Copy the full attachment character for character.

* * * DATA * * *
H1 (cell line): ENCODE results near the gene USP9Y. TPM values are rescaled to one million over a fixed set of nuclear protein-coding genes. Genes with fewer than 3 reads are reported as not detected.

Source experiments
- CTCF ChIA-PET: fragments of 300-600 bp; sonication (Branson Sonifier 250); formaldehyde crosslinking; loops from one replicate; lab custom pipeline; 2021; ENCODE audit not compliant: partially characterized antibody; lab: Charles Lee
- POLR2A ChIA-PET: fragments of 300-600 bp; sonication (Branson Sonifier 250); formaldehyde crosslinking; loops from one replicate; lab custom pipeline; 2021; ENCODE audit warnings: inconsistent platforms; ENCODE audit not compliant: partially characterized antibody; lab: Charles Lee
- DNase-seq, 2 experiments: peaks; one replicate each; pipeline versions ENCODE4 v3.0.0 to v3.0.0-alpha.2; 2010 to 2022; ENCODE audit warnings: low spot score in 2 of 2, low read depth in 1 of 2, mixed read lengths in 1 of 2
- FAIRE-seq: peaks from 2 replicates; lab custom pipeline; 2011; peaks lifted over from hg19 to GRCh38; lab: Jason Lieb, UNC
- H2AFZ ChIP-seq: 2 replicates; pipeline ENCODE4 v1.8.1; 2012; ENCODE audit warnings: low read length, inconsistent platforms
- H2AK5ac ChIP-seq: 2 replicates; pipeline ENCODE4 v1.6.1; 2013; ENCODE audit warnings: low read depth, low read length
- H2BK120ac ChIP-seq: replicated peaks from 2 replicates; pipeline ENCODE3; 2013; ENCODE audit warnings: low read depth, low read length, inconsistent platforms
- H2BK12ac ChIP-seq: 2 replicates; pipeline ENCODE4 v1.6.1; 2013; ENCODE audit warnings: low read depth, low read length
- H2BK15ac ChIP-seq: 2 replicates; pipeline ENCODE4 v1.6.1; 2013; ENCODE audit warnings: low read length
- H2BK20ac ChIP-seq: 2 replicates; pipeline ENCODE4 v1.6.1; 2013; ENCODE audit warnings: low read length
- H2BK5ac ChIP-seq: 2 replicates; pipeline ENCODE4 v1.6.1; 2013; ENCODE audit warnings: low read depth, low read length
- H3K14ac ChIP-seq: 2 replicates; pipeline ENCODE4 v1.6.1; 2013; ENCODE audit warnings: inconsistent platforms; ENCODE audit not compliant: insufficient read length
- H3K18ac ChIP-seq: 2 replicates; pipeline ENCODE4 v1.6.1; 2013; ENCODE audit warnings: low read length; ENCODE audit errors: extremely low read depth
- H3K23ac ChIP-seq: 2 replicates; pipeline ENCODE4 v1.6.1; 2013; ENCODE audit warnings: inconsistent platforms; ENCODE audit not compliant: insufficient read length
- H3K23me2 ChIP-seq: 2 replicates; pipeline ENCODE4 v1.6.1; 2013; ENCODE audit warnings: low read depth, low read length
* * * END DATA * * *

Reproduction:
H1 (cell line): ENCODE results near the gene USP9Y. TPM values are rescaled to one million over a fixed set of nuclear protein-coding genes. Genes with fewer than 3 reads are reported as not detected.

Source experiments
- CTCF ChIA-PET: fragments of 300-600 bp; sonication (Branson Sonifier 250); formaldehyde crosslinking; loops from one replicate; lab custom pipeline; 2021; ENCODE audit not compliant: partially characterized antibody; lab: Charles Lee
- POLR2A ChIA-PET: fragments of 300-600 bp; sonication (Branson Sonifier 250); formaldehyde crosslinking; loops from one replicate; lab custom pipeline; 2021; ENCODE audit warnings: inconsistent platforms; ENCODE audit not compliant: partially characterized antibody; lab: Charles Lee
- DNase-seq, 2 experiments: peaks; one replicate each; pipeline versions ENCODE4 v3.0.0 to v3.0.0-alpha.2; 2010 to 2022; ENCODE audit warnings: low spot score in 2 of 2, low read depth in 1 of 2, mixed read lengths in 1 of 2
- FAIRE-seq: peaks from 2 replicates; lab custom pipeline; 2011; peaks lifted over from hg19 to GRCh38; lab: Jason Lieb, UNC
- H2AFZ ChIP-seq: 2 replicates; pipeline ENCODE4 v1.8.1; 2012; ENCODE audit warnings: low read length, inconsistent platforms
- H2AK5ac ChIP-seq: 2 replicates; pipeline ENCODE4 v1.6.1; 2013; ENCODE audit warnings: low read depth, low read length
- H2BK120ac ChIP-seq: replicated peaks from 2 replicates; pipeline ENCODE3; 2013; ENCODE audit warnings: low read depth, low read length, inconsistent platforms
- H2BK12ac ChIP-seq: 2 replicates; pipeline ENCODE4 v1.6.1; 2013; ENCODE audit warnings: low read depth, low read length
- H2BK15ac ChIP-seq: 2 replicates; pipeline ENCODE4 v1.6.1; 2013; ENCODE audit warnings: low read length
- H2BK20ac ChIP-seq: 2 replicates; pipeline ENCODE4 v1.6.1; 2013; ENCODE audit warnings: low read length
- H2BK5ac ChIP-seq: 2 replicates; pipeline ENCODE4 v1.6.1; 2013; ENCODE audit warnings: low read depth, low read length
- H3K14ac ChIP-seq: 2 replicates; pipeline ENCODE4 v1.6.1; 2013; ENCODE audit warnings: inconsistent platforms; ENCODE audit not compliant: insufficient read length
- H3K18ac ChIP-seq: 2 replicates; pipeline ENCODE4 v1.6.1; 2013; ENCODE audit warnings: low read length; ENCODE audit errors: extremely low read depth
- H3K23ac ChIP-seq: 2 replicates; pipeline ENCODE4 v1.6.1; 2013; ENCODE audit warnings: inconsistent platforms; ENCODE audit not compliant: insufficient read length
- H3K23me2 ChIP-seq: 2 replicates; pipeline ENCODE4 v1.6.1; 2013; ENCODE audit warnings: low read depth, low read length